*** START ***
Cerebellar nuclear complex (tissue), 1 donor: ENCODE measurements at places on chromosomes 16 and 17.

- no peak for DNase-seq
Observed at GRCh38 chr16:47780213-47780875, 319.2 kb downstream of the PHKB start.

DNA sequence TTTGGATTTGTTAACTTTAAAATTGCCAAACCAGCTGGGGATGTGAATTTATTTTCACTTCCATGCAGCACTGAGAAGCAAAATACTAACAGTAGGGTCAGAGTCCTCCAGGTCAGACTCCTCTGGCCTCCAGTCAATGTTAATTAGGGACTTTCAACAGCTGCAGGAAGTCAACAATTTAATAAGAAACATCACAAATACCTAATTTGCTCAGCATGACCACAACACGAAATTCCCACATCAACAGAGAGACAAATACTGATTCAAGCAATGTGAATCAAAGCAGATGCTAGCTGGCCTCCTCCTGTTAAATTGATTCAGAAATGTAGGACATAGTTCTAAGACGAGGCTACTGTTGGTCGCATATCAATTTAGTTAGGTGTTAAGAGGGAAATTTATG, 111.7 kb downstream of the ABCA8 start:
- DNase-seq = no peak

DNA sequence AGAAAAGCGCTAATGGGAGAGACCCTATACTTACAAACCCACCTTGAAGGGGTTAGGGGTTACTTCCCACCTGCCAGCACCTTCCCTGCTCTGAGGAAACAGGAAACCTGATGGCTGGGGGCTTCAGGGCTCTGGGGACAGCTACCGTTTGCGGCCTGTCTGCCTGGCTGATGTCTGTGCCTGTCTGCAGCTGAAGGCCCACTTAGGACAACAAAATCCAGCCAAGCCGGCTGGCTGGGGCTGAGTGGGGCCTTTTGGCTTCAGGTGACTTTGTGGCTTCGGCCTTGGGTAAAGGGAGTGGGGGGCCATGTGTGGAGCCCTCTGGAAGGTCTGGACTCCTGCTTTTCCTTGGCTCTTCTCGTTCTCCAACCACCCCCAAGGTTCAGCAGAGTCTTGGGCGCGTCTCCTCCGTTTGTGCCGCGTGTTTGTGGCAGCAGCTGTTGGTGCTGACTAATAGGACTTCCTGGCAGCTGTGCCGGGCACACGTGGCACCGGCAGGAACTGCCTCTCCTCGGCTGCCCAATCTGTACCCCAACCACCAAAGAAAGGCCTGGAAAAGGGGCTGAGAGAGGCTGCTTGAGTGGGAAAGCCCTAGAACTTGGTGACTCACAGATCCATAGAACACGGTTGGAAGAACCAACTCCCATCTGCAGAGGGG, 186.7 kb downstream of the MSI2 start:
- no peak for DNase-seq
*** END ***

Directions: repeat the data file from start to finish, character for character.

Cerebellar nuclear complex (tissue), 1 donor: ENCODE measurements at places on chromosomes 16 and 17.

- no peak for DNase-seq
Observed at GRCh38 chr16:47780213-47780875, 319.2 kb downstream of the PHKB start.

DNA sequence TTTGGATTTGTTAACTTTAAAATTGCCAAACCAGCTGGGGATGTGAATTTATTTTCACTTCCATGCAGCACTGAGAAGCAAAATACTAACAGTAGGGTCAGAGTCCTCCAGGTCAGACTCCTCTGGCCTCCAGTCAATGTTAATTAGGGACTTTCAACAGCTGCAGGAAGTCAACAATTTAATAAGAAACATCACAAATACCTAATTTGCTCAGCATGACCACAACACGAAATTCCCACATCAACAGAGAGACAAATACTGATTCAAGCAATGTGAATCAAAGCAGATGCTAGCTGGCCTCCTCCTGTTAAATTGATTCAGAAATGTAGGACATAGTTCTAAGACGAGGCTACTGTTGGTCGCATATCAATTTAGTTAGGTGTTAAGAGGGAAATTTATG, 111.7 kb downstream of the ABCA8 start:
- DNase-seq = no peak

DNA sequence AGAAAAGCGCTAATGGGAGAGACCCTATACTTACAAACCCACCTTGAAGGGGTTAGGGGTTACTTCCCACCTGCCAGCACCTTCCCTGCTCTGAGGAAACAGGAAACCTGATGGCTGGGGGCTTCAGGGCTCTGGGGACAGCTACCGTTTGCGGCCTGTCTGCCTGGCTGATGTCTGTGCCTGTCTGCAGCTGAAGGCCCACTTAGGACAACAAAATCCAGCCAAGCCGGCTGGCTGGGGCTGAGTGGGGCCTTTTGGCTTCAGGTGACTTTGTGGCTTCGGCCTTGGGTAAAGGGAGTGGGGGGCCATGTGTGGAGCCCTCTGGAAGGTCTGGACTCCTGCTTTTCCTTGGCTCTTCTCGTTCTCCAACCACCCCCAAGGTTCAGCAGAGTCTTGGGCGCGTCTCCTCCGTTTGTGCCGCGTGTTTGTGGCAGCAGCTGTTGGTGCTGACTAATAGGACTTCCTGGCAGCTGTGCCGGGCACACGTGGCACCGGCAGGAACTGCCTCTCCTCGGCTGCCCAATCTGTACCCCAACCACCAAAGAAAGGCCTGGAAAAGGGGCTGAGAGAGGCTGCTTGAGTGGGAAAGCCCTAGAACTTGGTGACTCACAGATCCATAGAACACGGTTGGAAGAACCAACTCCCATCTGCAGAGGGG, 186.7 kb downstream of the MSI2 start:
- no peak for DNase-seq